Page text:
Palmer, runner-up in his first British Open at St. Andrews in 1960 and champion in 1961-62, and five-time champion Peter Thompson of Australia were among a cluster of players at 142.
Jack Nicklaus - champion in 1966 and 1970, the last time the Open was played at St. Andrews - remained in comfortable striking range at 143 after a round in which he took 34 putts, leaving 14 of them within six inches of the hole.
An all-time British Open record crowd of 27,891 braved second day of misty, overcast, chilly and calm in the morning, followed by clearing skies, radiant sunshine and a modest but freshening easterly breeze in the afternoon.
Palmer, who said he hit his irons and putted better than he has in some time, but drove worse, was the people's early choice. Ballesteros, who has a similar sparkle in his eyes and the bold playing style of a younger Palmer, stole the show later on.
But there was another star - the 17th hole which exacted tribute from both. It has become the "Jaws" of this Open, a kind of living embodiment of danger with a character all its own.
In the opening round, there were no birdies at the "Road Hole," and two-thirds of the players took a bogey or worse there. Yesterday there were four birdies, but several of the leaders came to grief at Ozako and Kite with double bogies and Shearer, Cullen and Weiskopf with bogies.
The 17th at St. Andrews is probably a more difficult hole than the 18th at Cherry Hills in Denver, mover which so much fuss was made during last month's U.S. Open. "The drive is tougher at Cherry Hills, but the second shot here is almost impossible," said Palmer. "I'd say there is a harder hole over all."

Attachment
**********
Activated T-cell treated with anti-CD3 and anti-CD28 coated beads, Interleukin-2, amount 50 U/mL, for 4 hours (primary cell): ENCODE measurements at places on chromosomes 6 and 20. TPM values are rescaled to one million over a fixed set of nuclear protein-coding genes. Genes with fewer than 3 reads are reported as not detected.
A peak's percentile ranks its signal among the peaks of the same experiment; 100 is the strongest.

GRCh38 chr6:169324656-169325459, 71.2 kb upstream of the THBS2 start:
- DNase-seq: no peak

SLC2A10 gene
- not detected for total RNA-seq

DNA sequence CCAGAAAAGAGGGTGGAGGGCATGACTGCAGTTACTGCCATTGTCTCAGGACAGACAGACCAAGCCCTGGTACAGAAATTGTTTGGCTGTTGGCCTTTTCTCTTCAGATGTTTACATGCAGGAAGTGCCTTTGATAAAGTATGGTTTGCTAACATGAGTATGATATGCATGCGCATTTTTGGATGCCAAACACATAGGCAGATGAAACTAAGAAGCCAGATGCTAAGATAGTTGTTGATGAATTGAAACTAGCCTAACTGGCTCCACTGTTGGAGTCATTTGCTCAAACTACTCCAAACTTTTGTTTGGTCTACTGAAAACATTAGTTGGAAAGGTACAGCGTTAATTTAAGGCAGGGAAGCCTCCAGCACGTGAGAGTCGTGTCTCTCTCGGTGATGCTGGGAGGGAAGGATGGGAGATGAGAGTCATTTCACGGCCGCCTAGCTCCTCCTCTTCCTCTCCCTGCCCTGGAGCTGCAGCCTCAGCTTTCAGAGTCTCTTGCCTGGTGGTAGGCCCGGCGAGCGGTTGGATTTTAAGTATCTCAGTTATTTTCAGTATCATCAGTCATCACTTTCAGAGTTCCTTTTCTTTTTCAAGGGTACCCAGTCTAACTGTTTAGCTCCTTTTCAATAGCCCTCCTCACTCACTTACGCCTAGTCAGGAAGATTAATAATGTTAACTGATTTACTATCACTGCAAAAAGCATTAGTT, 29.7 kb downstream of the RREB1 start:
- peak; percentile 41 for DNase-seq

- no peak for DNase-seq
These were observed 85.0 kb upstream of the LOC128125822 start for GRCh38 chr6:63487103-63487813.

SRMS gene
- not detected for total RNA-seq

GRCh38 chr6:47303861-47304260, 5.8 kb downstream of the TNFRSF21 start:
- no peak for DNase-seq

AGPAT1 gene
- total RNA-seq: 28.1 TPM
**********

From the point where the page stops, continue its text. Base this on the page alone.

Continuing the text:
With the pin cut far to the back, as it has been for two days, there is no safe second shot to the green. To the right is the road.To the left is the road bunker. The only safe way is to lay up short on the right side of the narrow fairway, pitch to the front of the green and try to run a chip close enough to the hole to get down in one butt.
"I think maybe it is the most difficult hole I have ever seen," said Ballesteros. "I think maybe one day, they won't put the hole on the green. They like impossible positions."
Ballesteros, driving superbly, had admirably avoided the 110th bunker that gives the Old Course so much hazardous charm. He drove the 342-yard 10th hole, named "Bobby Jones," and took two putts from 15 feet for his three, the fourth birdie of a round in which he made no putts of more than 10 feet, but never three-putted.
Aoki took the three putts from 16 feet, but made 20-footers for birdies on the fifth and 10th, and another to save par at the 12th. He thought that was the most important shot of his round, more so than the improbable putt from the road.
"He's got a funny of way putting - heel down and toe up - but he sure makes a lot of them," said Crenshaw, who played a solid round and didn't take a bogey.
"He's a very funny guy, very enjoyable to play with. He takes a little of the pressure off," Crenshaw continued. "Every time he went by a bunker, for example, he talked to it. He'd say, 'No thank you, bunker.'"
The flamboyant, immensely popular Ballestaros didn't talk to any bunkers, but he told him self where he wanted to hit his drive on the "Road Hole."
"Straight at the hotel," he said. "If he had made the shot as he envisioned it in his adventure-loving mind he would be the leader of the British Open.